As we will see later in this document there is a bunch of background script running on Tuleap on a regular basis. The default frequency if once every other hours. The first thing these scripts do is to extract a number of information from the Tuleap database and dump in a various text files to exploit them in the next stages.
Files found in this directory are
- aliases: all Tuleap users have an email alias in the form of login email@example.com. By creating such aliases one can send an email to a Tuleap user simply by using it’s login name. This is very convenient if the project admin wants to send e-mail to certain developers of the team through CVS notification for instance. By using the login name Tuleap users also make sure that if the email address of a user changes it will be automatically updated.
- subversion_dir_dump ready to use Apache config files with a
list of all the per project subversion repositories. This will be
copied as is in the
- db_top_groups_calc_output: contains different sorts of statistics about the Tuleap hosted projects (project name, old project rank in terms of total number of downloads, old project rank in terms of number of downloads this past week, user rank - unused-, rank in terms of total number of forum posting this past week, total number of download, new rank of the projects in terms of number of downloads, …
- group_dump: group (project) name dump with project ID, users belonging to the project and the project status (Active, Suspended, Deleted)
- list_dump: dump of all the mailing lists created by the Tuleap projects along with the email of the administrator and the default admin password for the list.
- ssh_dump: dump of the SSH shared keys entered by the users. Shared keys will be automatically installed in the user home directory to let her login through ssh without having to type her password.
- user_dump: a user info dump with user id, status (Active, Suspended,…), default shell, MD5 encrypted password, and the real name.
Each registered user has her own Unix account created and the home directory that goes with it. This user home directory is owned by UserName.UserName and has access permission rwxr-xr-x. This can be changed by the user if she wants to set access permission differently. There currently is no space quota on users home directories.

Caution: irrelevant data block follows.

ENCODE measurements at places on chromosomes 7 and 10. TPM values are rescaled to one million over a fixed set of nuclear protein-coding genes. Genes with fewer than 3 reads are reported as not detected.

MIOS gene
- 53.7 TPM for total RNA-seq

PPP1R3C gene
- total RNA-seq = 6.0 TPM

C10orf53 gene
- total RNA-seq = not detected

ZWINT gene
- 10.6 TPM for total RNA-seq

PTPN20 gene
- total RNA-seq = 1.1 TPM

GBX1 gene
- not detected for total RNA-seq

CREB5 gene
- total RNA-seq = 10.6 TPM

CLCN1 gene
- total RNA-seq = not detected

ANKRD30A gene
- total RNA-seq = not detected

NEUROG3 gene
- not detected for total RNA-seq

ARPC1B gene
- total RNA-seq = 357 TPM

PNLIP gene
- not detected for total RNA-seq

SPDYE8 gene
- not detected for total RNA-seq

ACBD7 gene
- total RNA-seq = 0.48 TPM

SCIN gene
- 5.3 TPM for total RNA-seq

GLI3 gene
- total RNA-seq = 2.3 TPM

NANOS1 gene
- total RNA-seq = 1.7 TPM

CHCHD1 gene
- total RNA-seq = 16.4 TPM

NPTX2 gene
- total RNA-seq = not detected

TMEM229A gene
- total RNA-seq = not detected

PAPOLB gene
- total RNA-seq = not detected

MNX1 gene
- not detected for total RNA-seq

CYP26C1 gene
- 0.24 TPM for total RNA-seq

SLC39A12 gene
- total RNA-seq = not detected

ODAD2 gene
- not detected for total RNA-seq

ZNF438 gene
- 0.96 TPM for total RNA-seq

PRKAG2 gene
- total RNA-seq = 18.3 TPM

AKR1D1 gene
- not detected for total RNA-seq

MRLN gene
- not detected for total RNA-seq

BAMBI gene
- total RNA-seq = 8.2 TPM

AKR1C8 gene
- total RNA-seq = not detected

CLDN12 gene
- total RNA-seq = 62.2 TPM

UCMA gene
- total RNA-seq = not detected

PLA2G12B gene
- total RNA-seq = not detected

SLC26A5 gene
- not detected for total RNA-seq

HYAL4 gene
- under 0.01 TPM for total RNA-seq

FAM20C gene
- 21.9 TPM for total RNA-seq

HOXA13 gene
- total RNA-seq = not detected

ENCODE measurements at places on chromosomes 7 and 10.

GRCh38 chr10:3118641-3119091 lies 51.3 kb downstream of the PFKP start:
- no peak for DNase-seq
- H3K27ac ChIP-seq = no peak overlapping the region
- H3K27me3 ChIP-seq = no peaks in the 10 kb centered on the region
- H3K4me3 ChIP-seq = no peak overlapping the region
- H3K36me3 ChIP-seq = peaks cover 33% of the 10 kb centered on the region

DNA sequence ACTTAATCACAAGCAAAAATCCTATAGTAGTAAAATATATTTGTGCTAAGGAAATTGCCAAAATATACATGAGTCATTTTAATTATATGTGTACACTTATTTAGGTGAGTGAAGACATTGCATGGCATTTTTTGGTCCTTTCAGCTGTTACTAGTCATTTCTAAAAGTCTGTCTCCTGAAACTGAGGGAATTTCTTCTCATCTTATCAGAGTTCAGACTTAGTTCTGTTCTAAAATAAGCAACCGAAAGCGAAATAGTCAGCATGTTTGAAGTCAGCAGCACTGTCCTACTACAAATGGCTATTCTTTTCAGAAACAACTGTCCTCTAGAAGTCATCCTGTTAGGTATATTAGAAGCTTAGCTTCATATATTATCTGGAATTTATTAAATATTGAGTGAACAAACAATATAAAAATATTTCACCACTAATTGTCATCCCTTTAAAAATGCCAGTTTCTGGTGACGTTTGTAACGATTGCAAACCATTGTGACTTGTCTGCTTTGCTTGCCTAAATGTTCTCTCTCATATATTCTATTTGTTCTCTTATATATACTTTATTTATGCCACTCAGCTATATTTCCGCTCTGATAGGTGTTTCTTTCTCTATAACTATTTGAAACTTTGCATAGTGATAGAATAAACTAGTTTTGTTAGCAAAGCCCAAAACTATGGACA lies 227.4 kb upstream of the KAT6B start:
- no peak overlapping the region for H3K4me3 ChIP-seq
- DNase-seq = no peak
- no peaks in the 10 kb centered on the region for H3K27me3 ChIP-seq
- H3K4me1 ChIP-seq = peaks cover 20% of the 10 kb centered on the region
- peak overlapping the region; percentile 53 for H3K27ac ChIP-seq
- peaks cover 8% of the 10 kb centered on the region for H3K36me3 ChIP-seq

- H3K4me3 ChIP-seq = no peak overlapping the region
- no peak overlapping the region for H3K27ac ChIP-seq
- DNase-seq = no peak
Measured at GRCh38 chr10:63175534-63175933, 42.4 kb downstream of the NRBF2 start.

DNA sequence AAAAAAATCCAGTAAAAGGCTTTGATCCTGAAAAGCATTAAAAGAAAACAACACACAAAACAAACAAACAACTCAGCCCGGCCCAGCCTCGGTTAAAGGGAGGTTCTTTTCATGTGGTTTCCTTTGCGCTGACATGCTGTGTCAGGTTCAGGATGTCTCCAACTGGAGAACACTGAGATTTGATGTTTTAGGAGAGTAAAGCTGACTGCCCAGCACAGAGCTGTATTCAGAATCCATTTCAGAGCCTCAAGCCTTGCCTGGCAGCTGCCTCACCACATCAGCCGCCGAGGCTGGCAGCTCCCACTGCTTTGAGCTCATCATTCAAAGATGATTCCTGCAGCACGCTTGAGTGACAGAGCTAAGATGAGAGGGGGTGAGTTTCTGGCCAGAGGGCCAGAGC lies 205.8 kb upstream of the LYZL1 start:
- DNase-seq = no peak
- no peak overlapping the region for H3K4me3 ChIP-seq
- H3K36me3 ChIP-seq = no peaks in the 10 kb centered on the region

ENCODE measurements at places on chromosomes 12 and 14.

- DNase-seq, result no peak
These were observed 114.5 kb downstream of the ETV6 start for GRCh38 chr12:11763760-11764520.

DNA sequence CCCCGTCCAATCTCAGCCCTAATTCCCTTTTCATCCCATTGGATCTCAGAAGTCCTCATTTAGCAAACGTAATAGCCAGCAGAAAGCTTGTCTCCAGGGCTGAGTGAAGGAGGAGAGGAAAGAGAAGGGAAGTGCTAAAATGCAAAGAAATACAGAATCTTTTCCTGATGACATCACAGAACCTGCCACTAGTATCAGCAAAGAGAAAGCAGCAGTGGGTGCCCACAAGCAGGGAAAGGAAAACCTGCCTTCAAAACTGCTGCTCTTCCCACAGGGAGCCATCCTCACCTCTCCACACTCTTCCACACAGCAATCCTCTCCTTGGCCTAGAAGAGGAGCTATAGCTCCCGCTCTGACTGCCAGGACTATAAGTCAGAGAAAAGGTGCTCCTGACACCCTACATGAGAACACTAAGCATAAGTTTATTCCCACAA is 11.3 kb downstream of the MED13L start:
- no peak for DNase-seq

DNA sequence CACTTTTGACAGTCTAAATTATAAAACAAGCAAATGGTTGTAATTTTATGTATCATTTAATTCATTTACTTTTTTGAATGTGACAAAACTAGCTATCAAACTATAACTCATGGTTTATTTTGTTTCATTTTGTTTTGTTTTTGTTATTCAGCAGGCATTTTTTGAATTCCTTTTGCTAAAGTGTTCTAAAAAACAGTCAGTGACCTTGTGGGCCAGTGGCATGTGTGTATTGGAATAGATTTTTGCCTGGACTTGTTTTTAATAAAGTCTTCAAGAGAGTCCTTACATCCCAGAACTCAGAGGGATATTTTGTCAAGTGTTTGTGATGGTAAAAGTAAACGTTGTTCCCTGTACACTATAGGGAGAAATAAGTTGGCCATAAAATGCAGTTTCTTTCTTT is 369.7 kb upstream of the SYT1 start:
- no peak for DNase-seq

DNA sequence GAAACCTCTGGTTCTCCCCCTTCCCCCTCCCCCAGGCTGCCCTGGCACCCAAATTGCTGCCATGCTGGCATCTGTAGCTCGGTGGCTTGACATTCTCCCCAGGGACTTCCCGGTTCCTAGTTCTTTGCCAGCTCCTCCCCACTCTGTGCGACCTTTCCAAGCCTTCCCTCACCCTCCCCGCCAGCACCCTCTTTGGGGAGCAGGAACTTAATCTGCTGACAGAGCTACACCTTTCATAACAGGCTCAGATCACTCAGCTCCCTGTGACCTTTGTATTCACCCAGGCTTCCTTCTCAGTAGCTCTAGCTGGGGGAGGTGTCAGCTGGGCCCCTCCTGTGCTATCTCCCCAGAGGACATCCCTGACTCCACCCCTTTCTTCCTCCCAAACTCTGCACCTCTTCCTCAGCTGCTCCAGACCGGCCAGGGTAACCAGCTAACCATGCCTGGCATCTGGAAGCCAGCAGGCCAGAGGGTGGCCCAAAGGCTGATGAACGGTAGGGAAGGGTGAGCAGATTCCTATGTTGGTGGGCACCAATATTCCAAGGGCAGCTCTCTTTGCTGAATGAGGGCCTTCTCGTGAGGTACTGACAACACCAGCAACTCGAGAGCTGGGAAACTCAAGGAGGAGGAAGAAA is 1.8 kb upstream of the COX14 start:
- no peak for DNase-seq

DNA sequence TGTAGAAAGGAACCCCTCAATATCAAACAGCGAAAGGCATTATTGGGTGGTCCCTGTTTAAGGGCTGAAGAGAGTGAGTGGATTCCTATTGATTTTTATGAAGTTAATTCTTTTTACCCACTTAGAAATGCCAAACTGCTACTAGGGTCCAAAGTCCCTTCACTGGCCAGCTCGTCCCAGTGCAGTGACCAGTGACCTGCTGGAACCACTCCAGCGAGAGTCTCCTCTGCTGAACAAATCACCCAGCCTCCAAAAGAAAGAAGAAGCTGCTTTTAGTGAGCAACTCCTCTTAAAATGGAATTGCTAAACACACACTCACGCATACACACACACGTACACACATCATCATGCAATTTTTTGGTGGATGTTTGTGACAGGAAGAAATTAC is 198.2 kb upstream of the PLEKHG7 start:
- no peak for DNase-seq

Each Tuleap hosted project has its own project directory. When this directory is initialized a minimal directory structure is created to host the Project Web Site. Two sub-directories are created:
- htdocs : this is where all html, shmtl, php,…. file should go (Apache Virtual Server Document Root)
- private : this is a private directoy that is only accessible to project members
These directories all have the group setuid bit set. On Linux this ensures that files created under this directory by a group member are automatically created with the right group ownership. The reason for that is because a user can belong to several Tuleap projects and therefore he can be a member of several Unix groups. If the setuid bit wasn’t used it would be the responsibility of the user to change its working group with the newgrp command when going from one project directory to another. This would be of course error prone.
File Release Space¶
This is where all the uploaded files associated with a given release of project ProjectName are actually stored. Normally neither the Tuleap Administration Team nor the Project Admin Team should mess up with this area by hand using their shell account. Files are deposited here by the fileforge utility. This directory belongs to the project group ID of course and it is group writable.
The FTP incoming directory is used by the project members to upload the software packages to be associated with new software releases in the Tuleap File Release Service. This is a temporary storage area as the uploaded files move to the final release space /var/lib/tuleap/ftp/tuleap/ProjectName (see above) when a new software release is created.
Remark: There is a script in the root crontab that removes all the files older than 2 weeks from this directory. The reason we do that is because this zone is shared by all the projects and we don’t want that ghost files stay here for too long.
This is the anonymous FTP space assigned to project ProjectName at creation time. It can be used by the project team for any purpose (well… of course it must have something to do with the project). Ownership is dummy.ProjectName and permission drwxrwxr-x)
|/var/log/messages||This is the general purpose log files used by the Linux operating system. What goes in there is defined in /etc/syslog.conf|
|/var/log/maillog||This is where all the log messages related to mail activities go. All sendmail messages for message sent and received are stored in this file.|
Log file rotation¶
Linux has the ability to automatically rotate the log files to prevent them from growing indefinitely. The logrotate utility is ran everyday at 23:58pm (EST time) as defined in /etc/crontab. Note that this is different from the crontab file of the root user that is used to run the Tuleap daemon scripts.
The logrotate configuration files located in /etc/logrotate.d/apache and /etc/logrotate.d/vsftpd.log have been customized for Tuleap. The customization consists in the execution of a post rotation script that makes a daily copy of the log files in the Tuleap log files area as described in the Log files section.